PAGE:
America’s intelligence agencies have been under public scrutiny since 9/11. Most recently, these questions have centered on whether these agencies were overstepping constitutional protections through wiretapping and bulk electronic data collection.
These excesses were not the only time the secret agencies pushed legal bounds. In 1975, the Church Committee in the U.S. Senate discovered a range of improper activities carried out by these organizations.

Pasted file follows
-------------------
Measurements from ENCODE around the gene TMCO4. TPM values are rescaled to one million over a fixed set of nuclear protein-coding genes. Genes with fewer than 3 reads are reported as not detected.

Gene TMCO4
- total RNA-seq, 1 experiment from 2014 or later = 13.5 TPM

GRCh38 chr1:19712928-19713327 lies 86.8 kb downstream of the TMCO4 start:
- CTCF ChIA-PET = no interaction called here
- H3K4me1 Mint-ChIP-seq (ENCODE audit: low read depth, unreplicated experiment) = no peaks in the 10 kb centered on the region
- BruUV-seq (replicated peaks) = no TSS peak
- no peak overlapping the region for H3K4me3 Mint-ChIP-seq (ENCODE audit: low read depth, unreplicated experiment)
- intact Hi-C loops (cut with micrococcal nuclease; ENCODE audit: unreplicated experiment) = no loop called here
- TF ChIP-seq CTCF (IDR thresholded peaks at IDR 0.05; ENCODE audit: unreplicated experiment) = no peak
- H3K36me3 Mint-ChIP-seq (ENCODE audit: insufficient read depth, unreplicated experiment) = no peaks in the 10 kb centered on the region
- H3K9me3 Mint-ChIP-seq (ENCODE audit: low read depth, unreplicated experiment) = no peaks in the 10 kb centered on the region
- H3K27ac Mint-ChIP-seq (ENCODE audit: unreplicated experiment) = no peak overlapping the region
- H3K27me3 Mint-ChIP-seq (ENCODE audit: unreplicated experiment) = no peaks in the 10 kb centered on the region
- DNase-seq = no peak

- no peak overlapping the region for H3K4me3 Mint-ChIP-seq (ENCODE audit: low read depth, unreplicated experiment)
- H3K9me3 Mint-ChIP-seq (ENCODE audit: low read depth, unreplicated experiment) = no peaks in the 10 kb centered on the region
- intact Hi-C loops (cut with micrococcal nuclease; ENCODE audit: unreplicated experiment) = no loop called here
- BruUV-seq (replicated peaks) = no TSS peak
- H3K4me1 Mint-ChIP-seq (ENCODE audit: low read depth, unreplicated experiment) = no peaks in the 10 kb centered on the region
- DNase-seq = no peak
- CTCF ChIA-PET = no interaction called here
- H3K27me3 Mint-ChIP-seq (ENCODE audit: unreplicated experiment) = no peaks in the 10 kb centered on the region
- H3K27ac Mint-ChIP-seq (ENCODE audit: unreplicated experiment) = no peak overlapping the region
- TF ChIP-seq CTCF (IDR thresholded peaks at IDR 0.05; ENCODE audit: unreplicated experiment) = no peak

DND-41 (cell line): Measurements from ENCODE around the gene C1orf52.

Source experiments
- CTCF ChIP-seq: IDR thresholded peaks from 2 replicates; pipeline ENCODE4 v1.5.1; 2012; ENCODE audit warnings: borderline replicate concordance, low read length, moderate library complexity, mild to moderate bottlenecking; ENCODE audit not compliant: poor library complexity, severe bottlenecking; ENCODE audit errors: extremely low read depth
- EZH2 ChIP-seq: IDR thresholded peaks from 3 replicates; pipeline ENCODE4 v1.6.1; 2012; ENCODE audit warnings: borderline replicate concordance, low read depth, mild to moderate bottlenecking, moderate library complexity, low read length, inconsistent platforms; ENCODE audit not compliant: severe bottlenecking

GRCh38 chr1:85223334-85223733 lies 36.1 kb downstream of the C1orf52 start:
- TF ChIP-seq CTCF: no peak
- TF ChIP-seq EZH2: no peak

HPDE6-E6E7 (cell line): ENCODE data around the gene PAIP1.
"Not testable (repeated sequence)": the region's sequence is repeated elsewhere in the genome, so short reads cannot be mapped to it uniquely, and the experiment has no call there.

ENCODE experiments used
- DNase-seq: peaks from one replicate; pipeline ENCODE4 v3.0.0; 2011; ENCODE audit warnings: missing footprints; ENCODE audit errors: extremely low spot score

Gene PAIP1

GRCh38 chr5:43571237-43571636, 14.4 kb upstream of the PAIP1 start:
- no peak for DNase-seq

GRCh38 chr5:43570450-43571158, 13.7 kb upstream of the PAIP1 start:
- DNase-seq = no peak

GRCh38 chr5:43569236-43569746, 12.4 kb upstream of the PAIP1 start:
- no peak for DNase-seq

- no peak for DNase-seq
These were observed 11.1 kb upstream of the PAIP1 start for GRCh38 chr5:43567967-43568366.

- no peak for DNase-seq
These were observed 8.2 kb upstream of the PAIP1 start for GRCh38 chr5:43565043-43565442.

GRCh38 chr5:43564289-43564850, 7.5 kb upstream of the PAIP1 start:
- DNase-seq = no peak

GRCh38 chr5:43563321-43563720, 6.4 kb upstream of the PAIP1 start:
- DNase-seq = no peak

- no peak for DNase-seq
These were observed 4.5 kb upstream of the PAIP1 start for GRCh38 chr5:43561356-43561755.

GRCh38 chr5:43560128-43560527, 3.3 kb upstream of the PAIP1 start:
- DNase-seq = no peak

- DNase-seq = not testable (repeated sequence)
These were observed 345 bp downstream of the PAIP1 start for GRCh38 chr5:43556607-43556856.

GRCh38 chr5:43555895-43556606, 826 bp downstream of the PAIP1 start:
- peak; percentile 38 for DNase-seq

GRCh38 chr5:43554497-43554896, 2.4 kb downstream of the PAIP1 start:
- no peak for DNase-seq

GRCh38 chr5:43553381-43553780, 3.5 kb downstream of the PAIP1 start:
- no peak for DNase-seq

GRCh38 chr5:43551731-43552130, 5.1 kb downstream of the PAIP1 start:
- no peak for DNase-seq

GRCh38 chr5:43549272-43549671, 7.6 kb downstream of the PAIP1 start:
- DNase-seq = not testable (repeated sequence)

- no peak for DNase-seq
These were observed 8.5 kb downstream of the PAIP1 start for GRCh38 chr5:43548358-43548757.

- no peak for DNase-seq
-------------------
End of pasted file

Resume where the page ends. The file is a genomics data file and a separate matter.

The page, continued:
Loch K. Johnson, Regents Professor of International Affairs, examines these earlier abuses of power and connects them to the more recent revelations about unlawful spying at home. A Season of Inquiry Revisited details a moment that was at once a high-water mark for intelligence accountability in the U.S. and a low point in the American people’s trust of the agencies sworn to protect them.